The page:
Today’s article is contributed by Blair Enns, Principal at Win Without Pitching
We’ve gone from an era where creative firms never published their pricing to one where, while it’s not yet common, there’s a bit of a trend toward it among certain types of firms.
There are right and wrong motivations for disclosing your pricing on your website and right and wrong methods of doing so. Let’s explore them.
First, let’s examine the idea of why a creative firm would consider publishing its pricing on its website. Let’s start with what I hope is the obvious wrong motivation.
Wrong Motivation: Demonstrating Affordability
A firm that publishes low prices is essentially competing on price and sending negative messages to the marketplace about quality, confidence and sophistication. Selling on low price can be a viable strategy for fully-productized businesses that have a production advantage or an economy of scale that lets them sell more cheaply than their competition. These businesses don’t mind dragging prices down and squeezing out less-efficient competitors as a means of gaining marketshare.
You’re not in such a business and therefore not employing such tactics. (If you are then you’re destined to always run your business from your parents’ basement.)
Right Motivation: Demonstrating Exclusivity
The opposite approach of publishing higher-than-market prices as a form of positioning is a more valid one. Pricing is positioning. Let’s be clear, however: where Logos-R-Us might price logos at $499, a firm trying to position itself as upscale isn’t going to price logos at $50,000. They’re going to speak in more general terms about the size of budgets they work with. More on that in a minute.
Right Motivation: Advance Client Qualification
Some firms do a great job of inbound lead generation but end up attracting a high volume of price buyers or other budget-challenged prospects. In such firms it can make sense to publish pricing guidance as a means of keeping the gnats at bay. Putting pricing guidance on your contact form is a good way to help vet such clients and ensure that anyone who does reach out has at least some idea of how much it will cost to work with you.
Now let’s look at the right and wrong methods of publicly disclosing your pricing.
Right Method: Minimums
I’m a fan of using a minimum level of engagement (MLOE) in the sales conversation. It can make sense to publish such minimums.
“Our minimum level of engagement is $100,000 in fees over the course of 12 months.”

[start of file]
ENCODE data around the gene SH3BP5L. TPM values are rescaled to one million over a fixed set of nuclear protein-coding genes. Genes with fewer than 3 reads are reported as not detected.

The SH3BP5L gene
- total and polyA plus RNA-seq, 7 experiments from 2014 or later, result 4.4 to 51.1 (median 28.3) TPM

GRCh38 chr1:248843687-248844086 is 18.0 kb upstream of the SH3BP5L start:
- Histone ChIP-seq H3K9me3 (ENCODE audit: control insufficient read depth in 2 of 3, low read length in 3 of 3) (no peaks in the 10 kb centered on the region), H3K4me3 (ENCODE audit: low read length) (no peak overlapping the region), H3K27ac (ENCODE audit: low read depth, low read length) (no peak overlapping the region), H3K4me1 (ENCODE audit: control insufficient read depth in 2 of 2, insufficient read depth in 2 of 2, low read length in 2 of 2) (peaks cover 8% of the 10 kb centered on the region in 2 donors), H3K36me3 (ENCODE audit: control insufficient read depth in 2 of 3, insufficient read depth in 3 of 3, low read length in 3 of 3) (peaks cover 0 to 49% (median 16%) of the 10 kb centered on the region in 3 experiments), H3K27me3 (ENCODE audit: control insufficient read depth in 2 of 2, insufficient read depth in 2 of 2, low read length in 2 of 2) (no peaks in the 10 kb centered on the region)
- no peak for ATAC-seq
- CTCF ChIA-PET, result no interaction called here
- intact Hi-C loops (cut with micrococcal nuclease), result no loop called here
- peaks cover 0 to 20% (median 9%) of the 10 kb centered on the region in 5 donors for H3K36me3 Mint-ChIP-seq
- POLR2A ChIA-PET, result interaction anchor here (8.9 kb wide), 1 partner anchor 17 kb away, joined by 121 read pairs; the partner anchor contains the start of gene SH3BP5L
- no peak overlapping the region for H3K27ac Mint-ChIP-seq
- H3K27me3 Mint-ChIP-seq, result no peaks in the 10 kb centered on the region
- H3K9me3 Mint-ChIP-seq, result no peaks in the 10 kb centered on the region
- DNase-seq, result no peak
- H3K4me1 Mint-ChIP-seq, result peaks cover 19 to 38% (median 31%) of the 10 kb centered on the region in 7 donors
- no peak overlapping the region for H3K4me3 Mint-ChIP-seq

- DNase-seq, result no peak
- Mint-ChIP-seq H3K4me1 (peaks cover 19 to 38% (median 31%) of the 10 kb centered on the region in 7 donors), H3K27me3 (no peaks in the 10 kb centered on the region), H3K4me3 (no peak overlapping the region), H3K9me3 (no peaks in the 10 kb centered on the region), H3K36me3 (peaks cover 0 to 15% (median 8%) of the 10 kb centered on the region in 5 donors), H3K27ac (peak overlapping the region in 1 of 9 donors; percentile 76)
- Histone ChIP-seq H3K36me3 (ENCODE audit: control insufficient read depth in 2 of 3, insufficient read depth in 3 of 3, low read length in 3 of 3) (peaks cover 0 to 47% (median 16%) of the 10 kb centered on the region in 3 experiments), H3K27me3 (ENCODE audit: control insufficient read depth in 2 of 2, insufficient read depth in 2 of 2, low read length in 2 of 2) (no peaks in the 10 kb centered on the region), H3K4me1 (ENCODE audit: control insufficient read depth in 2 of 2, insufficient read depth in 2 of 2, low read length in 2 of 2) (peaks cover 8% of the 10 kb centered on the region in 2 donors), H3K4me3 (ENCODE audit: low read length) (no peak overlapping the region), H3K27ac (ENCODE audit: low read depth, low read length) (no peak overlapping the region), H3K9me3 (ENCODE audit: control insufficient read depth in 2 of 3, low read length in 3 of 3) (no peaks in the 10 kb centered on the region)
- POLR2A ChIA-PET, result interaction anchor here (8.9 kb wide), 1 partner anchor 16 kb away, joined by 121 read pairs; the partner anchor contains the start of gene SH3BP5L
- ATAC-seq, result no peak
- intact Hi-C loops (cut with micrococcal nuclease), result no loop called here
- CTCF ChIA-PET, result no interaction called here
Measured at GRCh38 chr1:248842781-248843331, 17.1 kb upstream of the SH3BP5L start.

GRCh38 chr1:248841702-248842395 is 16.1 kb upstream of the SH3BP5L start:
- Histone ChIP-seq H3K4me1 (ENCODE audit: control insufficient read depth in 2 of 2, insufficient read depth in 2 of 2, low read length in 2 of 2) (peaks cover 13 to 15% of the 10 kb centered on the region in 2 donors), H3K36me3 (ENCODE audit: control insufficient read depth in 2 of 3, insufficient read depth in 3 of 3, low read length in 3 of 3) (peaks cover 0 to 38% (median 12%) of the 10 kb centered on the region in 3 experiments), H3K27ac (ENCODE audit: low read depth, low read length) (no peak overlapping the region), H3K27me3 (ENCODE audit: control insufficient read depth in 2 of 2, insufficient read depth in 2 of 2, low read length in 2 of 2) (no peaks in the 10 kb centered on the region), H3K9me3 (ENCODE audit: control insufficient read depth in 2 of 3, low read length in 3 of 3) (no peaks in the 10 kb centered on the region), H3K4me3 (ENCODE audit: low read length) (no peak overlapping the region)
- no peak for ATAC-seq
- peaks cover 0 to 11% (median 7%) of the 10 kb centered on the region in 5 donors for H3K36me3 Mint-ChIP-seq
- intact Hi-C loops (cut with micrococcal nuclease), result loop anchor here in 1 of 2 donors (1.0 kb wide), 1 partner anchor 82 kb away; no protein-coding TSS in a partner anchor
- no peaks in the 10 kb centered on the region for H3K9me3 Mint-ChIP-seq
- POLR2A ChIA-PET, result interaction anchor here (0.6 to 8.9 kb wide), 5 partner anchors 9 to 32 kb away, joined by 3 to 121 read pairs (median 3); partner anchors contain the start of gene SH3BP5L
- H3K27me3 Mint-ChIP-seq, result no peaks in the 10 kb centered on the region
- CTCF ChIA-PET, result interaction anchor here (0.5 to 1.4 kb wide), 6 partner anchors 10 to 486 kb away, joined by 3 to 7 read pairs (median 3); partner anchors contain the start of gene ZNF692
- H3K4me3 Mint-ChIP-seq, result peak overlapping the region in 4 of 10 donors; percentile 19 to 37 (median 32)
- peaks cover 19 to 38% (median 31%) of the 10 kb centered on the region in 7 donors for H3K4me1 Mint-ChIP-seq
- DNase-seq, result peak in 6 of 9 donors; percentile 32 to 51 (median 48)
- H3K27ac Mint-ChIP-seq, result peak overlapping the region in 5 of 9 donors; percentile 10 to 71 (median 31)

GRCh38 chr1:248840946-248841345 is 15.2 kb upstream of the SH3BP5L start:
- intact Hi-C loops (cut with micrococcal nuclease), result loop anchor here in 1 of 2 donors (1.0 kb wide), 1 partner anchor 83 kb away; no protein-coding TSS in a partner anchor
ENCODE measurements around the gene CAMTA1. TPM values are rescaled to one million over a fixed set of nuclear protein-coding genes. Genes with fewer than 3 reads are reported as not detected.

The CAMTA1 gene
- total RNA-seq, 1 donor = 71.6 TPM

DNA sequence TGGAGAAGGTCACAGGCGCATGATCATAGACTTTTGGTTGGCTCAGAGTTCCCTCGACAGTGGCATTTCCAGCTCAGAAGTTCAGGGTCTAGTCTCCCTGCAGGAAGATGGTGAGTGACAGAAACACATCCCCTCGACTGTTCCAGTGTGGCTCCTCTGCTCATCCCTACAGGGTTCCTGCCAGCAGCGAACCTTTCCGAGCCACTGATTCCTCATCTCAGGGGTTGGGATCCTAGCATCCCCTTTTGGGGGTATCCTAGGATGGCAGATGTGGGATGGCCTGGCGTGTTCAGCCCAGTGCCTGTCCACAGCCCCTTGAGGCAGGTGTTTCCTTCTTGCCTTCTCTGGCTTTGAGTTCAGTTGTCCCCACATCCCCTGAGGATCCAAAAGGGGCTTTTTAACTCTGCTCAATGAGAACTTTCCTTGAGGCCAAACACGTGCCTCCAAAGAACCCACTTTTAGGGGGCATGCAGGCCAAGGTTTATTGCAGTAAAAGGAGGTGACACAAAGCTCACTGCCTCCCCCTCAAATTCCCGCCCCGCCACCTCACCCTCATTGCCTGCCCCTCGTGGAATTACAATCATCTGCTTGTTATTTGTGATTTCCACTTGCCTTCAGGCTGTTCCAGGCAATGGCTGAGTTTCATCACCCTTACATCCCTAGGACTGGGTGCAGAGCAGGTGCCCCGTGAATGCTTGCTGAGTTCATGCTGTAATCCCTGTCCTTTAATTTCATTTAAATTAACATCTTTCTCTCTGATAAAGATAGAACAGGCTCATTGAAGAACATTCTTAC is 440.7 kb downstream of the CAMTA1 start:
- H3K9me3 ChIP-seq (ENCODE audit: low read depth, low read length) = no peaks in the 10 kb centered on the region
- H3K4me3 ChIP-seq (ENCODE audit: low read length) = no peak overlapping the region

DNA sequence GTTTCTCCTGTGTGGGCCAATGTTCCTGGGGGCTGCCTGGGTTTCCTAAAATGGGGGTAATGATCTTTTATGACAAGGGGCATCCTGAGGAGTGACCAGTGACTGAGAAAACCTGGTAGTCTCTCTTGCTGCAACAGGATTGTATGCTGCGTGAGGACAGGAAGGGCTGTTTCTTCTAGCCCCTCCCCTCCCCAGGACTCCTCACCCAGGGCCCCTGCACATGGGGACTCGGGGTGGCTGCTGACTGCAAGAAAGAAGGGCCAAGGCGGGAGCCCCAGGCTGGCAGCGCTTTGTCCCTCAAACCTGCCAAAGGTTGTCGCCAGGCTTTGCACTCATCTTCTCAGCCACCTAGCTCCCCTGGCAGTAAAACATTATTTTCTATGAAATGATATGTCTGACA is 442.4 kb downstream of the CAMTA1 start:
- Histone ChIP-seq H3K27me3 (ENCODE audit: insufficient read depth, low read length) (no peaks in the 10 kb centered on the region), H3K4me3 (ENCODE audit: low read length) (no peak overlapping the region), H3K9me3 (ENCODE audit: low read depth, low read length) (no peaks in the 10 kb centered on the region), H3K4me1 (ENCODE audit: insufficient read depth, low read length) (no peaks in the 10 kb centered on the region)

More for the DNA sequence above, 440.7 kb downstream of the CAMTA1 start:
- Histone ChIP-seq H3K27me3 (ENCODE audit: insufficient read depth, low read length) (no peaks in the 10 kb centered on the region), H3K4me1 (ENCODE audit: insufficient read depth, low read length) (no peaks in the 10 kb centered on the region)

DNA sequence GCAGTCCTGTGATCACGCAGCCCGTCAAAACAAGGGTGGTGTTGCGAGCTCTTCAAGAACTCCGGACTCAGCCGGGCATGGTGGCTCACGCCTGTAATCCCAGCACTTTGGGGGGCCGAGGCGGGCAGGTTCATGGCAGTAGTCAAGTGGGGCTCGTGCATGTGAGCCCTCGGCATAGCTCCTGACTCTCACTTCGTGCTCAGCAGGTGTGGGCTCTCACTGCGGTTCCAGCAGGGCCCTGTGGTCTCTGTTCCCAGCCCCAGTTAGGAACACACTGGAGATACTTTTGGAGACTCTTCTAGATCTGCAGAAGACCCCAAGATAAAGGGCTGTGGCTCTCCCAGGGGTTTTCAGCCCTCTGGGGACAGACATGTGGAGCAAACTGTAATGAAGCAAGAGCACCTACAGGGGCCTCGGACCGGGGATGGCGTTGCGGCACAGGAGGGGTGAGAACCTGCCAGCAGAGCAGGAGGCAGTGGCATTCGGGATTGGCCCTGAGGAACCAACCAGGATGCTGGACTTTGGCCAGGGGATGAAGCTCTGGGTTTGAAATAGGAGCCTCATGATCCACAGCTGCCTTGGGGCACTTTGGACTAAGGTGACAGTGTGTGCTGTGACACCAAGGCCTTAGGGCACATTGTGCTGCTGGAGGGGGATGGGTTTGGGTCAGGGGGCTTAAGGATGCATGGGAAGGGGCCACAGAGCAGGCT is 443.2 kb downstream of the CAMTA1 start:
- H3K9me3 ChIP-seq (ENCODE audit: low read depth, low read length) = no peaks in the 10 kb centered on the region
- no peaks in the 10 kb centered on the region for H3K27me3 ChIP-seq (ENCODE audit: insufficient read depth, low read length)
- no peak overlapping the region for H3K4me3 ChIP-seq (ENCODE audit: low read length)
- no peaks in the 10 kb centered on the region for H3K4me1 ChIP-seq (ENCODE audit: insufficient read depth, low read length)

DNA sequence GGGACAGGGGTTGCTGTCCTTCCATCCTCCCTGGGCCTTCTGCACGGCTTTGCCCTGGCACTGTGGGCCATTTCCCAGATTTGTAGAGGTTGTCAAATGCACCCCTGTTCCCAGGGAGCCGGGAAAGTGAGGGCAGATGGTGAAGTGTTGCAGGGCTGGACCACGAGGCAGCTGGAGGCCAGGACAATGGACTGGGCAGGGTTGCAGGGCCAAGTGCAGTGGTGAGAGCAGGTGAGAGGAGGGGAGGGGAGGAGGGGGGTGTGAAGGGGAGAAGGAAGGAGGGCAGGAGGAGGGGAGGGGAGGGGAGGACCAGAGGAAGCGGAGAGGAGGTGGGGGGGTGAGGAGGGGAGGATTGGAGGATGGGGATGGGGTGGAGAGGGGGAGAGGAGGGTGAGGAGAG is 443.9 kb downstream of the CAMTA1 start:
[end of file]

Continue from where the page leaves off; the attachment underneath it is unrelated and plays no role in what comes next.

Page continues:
Or the more subtle, “Projects typically start at $25,000.”
Right Method: Ranges or Examples
I think ranges and examples are the best ways of publishing pricing guidance, saving the more rigid MLOE for the sales conversation where you can imbue some flexibility and use it as a negotiating lever. Ranges and examples provide guidance but still leave the door open to opportunities just below the minimum level.
“A typical project ranges from $100k – $300k and our clients typically spend between $500k and $2m over the course of a year.”
Wrong Method: Package or Tiered Pricing
Increasingly, I’m seeing creative firms, and digital firms in particular, publishing tiers of services with pricing attached. This is a trend borrowed from Software as a Service (SaaS) companies, many of whom are sophisticated pricers. On Salesforce.com’s pricing page for example, I count seven obvious pricing principles, nudges or other tactics designed to leverage the mental shortcuts buyers use, sometimes irrationally, in their decision making.
Many of these pricing principles can be applied in a creative business, including the use of options and bundles.
There are important differences between SaaS companies and creative firms however and therefore implications on pricing strategies. Most SaaS companies are selling products in large scale which means they’re effectively pricing the product and not the client. (More correctly, they’re using sophisticated segmentation strategies on large markets to group clients and price the segments, but compared to your business where you should be pricing each individual client, they are effectively pricing the product.)
Price the Client
In your firm you want to price the client and not the service. That means taking full advantage of price discrimination (a good thing, in spite of its name) and the subjectivity of value which I’ll sum up thusly: a service you perform for one client can be significantly more meaningful and valuable to another client, therefore you should charge less to the first client and more to the second.
When you publish package pricing you remove your ability to practice price discrimination and you force yourself to make significant judgments on the value you propose to create for your clients before you even have a conversation with them.
It is a good idea to think and price in tiers, bundles and options – just make sure that each is constructed for the client, in the sale, and not an off-the-shelf package with a predetermined price.
In summary, it can make sense to publish some pricing guidance on your website to help you with positioning and to prequalify prospects, just avoid specific prices for specific services, and if you do employ the pricing tactics of tiers, bundles and options (as you should), don’t make the mistake of assembling, pricing or publishing them before any conversation with the client.